Food allergy rates are on the rise. An estimated 1 in 13 babies will develop a food allergy to one or more of peanuts, egg, tree nuts, milk, soy, fish or shellfish. On one hand, allergies have become so common that labeling is better, and options are available to almost all children. (Hello allergen free bakeries!) But as a parent, having a child with food allergies means that the world is much less safe. Here are steps you can take to help reduce the chance of food allergies.
Know your history
One of the biggest risk factors for food allergies is family history. For example, a baby has a 7x increased risk of developing a peanut allergy if a parent or sibling has a peanut allergy. If food allergies are in your family, start the discussion with your pediatrician early. They will help you look for early signs, guide you in introducing foods, and may even write a prescription for medications to keep at home even before something shows up.
Watch for eczema and treat flares
Eczema is a chronic skin condition of dry, red, itchy patches of skin. Eczema usually first shows up when baby is between 3 and 6 months old. It mainly appears on cheeks, inside elbows, and behind knees. Babies with eczema have a compromised skin barrier that may be a cause of food allergies. When the skin barrier is compromised, food dust can break through, triggering the immune system to become sensitized. If you see signs of eczema on your baby, speak to your pediatrician. They can recommend emollients that will help restore the skin barrier, and also help you understand if an allergy is causing the eczema.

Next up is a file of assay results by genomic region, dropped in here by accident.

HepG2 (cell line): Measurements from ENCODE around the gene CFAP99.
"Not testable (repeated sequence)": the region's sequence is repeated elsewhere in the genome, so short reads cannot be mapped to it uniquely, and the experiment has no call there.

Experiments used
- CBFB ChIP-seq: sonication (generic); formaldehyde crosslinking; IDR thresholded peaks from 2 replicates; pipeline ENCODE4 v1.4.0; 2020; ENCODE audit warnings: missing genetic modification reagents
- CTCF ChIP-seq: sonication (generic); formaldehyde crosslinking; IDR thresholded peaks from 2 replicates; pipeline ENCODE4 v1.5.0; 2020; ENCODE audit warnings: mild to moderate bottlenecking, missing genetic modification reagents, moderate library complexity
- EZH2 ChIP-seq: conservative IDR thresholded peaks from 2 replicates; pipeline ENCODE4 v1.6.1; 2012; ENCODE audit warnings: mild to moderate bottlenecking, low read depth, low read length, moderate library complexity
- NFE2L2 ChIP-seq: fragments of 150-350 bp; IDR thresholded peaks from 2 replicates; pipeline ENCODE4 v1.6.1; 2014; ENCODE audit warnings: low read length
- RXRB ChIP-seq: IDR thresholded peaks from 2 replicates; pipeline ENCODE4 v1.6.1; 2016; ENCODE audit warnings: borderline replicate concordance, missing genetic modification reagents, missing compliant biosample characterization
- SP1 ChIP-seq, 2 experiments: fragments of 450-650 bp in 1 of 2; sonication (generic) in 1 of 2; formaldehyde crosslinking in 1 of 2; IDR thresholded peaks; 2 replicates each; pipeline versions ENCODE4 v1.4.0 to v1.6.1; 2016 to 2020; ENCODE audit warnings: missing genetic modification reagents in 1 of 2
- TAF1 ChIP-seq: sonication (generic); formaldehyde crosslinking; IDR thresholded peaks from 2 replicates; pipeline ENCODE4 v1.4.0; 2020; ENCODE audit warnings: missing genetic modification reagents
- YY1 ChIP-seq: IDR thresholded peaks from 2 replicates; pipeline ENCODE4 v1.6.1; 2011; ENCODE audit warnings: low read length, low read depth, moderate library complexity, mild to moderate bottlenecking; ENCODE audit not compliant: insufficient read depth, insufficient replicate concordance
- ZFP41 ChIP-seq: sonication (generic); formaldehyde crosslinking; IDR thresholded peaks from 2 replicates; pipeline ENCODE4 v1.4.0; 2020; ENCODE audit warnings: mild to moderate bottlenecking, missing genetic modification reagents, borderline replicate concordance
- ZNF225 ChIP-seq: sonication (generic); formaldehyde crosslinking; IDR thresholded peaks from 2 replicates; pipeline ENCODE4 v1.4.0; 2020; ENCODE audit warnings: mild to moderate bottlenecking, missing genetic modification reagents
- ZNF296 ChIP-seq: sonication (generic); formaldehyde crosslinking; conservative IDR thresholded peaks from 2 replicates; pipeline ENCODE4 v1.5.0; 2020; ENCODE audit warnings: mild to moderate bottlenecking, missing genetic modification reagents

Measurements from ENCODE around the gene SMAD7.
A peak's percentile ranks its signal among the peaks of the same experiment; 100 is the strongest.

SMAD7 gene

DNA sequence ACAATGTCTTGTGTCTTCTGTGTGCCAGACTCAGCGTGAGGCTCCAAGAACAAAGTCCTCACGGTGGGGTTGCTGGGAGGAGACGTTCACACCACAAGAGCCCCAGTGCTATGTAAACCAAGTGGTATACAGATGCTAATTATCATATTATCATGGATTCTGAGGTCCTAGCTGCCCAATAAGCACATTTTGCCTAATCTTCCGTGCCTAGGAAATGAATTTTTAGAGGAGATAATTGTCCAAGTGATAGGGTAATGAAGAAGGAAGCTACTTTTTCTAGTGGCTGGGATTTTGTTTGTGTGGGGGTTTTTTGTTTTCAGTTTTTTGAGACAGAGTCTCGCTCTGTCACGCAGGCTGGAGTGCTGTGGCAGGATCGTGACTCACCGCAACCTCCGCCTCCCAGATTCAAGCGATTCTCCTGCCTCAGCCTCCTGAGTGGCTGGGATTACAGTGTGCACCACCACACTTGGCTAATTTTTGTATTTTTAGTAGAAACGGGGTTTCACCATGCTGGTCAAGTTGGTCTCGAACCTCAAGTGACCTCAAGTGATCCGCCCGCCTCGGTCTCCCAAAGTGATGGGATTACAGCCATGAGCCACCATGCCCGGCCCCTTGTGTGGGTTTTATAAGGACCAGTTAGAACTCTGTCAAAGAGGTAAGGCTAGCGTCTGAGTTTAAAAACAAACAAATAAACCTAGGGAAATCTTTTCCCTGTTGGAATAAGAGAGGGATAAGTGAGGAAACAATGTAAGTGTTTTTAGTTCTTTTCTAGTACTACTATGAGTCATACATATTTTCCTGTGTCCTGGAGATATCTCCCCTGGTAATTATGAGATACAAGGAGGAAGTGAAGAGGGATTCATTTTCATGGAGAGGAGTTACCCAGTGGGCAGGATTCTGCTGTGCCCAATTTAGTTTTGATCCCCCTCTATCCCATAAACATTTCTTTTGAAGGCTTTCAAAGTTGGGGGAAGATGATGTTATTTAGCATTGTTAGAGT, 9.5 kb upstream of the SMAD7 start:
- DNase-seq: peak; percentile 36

Feed potential allergens early and often
There is a growing body of literature that shows food allergies may be prevented by introducing those same foods early and often. The American Academy of Pediatrics suggests giving allergens “freely” starting a 4 months, the same time baby is starting solid foods. The LEAP study showed a greater than 80% reduction in peanut allergies using this strategy in high risk infants, and the EAT study has shown protective effects of including eggs, dairy, and other foods early.
The key is to make sure that the foods are prepared (ie soft, mashed, pureed) correctly so that baby can eat them safely. Peanut butter, for example, is incredibly sticky and difficult for early eaters to ingest. The recommendations for amounts and frequency can also be confusing.
At Lil Mixins, we are helping parents take the guesswork out of allergen introduction by creating powders that are simple, 100% organic, and blend into baby’s food, milk, or formula. Making introduction developmentally appropriate for an early eater, and painless for caregivers to include in your regular feedings.
Food allergies are scary but there are steps you can take to reduce your child’s risk. Knowing your risk, and when to speak to a doctor, can help alleviate fears and make feeding baby fun again.
About Lil Mixins
Lil Mixins is working with pediatricians and food scientists to develop a line of products that help parents follow the new pediatric guidance on introducing potential allergens. Our powders are made from 100% whole foods and blend easily into pureed foods, breastmilk, or formula.